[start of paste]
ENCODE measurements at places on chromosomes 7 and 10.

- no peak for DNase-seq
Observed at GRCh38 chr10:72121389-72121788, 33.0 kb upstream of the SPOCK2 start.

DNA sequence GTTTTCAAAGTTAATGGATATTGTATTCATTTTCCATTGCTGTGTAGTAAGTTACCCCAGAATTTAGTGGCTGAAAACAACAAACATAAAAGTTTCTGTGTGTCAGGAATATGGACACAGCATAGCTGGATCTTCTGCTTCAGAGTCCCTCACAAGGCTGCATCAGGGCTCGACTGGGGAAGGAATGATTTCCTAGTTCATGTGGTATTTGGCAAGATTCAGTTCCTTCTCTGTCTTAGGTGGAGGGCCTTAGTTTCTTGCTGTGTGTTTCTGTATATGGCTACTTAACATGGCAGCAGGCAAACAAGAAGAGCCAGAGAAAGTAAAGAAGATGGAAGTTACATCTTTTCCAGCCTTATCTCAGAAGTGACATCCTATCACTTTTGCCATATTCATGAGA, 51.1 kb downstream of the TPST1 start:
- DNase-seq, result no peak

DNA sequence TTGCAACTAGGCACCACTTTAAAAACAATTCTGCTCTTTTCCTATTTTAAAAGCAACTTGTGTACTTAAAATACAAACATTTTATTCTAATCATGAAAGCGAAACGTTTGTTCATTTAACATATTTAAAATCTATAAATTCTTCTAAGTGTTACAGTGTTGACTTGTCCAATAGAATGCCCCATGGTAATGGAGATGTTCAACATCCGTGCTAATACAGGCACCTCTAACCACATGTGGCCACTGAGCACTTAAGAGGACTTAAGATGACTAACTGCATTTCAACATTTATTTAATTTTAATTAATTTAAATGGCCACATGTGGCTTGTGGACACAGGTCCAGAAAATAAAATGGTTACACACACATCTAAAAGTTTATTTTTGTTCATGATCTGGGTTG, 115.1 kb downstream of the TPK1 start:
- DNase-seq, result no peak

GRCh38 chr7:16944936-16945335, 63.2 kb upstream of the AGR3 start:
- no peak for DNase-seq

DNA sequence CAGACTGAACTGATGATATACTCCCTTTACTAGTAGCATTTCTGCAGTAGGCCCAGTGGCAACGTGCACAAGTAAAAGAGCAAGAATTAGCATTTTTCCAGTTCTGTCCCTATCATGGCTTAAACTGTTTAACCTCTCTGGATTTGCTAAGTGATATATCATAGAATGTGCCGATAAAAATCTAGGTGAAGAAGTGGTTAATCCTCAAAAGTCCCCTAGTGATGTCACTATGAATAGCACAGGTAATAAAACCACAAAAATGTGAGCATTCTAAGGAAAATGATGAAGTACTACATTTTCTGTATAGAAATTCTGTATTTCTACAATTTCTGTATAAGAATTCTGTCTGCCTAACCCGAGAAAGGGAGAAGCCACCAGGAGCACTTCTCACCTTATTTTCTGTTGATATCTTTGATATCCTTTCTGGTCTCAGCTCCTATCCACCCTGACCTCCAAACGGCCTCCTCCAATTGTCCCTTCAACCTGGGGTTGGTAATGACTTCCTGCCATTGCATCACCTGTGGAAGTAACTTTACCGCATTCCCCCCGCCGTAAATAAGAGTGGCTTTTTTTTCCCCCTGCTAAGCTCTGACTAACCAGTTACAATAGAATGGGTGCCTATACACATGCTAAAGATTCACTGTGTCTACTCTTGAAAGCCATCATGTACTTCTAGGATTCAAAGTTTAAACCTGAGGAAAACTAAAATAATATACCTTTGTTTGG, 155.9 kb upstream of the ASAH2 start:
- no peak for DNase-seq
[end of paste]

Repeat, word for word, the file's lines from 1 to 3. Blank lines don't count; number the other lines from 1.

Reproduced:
ENCODE measurements at places on chromosomes 7 and 10.

- no peak for DNase-seq
Observed at GRCh38 chr10:72121389-72121788, 33.0 kb upstream of the SPOCK2 start.